Almost everywhere virtually anyone can practice as a Ombuds – just as, sadly, anyone can call themselves a banker. There is typically no initial educational requirement, no license to practice, no vetting of skills or continuing professional development and little real practice regulation. How, then, are users able properly to determine competency?
The Ombuds profession is, in relative terms, a small market. Competition is intense. How do the players in the market effectively address the common issue of getting the field recognized as a true profession?
The certification program is designed to enable. It is not a “peak” or superior body. Its role is simply to enable workable, transparent and high competency standards to be developed, to aid best practice sharing and to promote the understanding and use of Ombuds services.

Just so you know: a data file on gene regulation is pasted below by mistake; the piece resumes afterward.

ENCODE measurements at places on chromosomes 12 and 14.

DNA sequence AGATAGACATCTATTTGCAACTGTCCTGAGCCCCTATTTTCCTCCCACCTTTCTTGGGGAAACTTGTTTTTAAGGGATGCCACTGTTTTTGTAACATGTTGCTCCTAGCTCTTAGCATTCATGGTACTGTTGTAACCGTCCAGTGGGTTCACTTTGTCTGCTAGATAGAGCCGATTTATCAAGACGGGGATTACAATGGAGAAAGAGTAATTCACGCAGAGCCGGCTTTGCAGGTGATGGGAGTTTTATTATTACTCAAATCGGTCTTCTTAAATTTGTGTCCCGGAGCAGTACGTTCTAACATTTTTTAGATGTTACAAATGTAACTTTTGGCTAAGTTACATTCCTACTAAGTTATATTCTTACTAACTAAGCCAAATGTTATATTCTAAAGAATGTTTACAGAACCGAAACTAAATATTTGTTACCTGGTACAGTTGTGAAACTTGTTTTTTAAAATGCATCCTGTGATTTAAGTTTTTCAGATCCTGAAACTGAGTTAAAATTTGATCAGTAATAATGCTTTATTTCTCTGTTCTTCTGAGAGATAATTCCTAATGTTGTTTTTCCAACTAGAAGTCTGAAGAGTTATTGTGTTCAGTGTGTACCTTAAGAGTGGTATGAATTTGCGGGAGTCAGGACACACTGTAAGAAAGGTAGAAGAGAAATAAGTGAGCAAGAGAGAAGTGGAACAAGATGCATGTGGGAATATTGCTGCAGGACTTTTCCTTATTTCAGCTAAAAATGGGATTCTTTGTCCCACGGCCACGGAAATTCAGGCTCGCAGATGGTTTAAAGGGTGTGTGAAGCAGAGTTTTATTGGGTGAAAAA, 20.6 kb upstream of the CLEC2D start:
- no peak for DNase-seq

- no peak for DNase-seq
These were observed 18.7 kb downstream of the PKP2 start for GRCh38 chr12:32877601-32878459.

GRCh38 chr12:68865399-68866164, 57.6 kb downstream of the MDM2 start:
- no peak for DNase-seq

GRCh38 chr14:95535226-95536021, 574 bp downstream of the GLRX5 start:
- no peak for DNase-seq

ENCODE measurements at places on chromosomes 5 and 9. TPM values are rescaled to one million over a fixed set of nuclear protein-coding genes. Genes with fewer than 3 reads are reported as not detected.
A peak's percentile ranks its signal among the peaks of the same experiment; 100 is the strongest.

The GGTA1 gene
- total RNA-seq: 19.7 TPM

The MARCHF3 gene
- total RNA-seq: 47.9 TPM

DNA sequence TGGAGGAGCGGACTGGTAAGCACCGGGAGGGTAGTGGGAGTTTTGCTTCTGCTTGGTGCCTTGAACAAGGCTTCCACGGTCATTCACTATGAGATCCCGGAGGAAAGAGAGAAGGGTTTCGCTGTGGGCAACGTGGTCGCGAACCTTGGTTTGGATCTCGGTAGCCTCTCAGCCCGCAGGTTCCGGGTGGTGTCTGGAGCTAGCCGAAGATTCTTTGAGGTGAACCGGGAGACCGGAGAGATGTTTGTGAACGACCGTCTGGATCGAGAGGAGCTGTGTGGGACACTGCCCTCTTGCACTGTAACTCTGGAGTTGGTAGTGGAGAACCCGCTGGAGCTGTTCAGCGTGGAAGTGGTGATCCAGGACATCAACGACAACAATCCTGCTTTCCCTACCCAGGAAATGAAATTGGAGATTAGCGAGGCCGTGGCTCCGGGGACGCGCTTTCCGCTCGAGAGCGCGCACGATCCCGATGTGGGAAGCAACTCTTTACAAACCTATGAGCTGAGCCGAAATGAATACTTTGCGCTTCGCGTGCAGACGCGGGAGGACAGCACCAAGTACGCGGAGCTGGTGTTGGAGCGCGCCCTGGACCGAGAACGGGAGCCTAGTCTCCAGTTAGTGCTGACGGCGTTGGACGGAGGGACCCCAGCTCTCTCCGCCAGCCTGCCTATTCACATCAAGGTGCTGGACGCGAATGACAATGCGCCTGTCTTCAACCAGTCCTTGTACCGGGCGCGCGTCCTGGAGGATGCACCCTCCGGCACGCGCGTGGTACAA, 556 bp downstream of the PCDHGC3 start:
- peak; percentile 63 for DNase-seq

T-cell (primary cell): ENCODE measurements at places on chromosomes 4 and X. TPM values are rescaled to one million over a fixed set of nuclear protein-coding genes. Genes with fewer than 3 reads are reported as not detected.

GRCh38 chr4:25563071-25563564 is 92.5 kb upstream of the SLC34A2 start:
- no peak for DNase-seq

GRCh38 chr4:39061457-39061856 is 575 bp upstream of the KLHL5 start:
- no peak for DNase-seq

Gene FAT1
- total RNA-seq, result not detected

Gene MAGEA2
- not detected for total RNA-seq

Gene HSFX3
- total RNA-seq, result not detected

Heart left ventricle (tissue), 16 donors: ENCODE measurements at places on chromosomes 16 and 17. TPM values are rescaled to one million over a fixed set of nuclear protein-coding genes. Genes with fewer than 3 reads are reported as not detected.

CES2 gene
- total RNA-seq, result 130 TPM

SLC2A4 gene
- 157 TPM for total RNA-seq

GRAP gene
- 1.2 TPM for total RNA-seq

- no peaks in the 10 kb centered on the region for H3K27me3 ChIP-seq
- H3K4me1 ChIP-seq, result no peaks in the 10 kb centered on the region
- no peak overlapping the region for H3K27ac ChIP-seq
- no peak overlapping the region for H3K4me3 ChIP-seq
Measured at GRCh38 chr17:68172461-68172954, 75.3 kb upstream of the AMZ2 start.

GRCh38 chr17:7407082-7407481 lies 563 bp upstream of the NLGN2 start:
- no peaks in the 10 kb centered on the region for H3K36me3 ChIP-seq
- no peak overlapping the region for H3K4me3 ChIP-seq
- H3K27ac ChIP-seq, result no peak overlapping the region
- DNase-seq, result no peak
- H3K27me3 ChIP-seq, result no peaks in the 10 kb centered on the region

This was written not about the Ombuds certification proposal, but for an international mediator certification scheme. Irena Vanenkova, Operations Director of the International Mediation Institute, explains that certification brings significant benefits to individuals and the profession. The comparisons are compelling and worth considering. (Mediate.com.)
Related posts: International Mediation Institute Reveals Certification Plans; Seizing the Opportunity of Professionalization.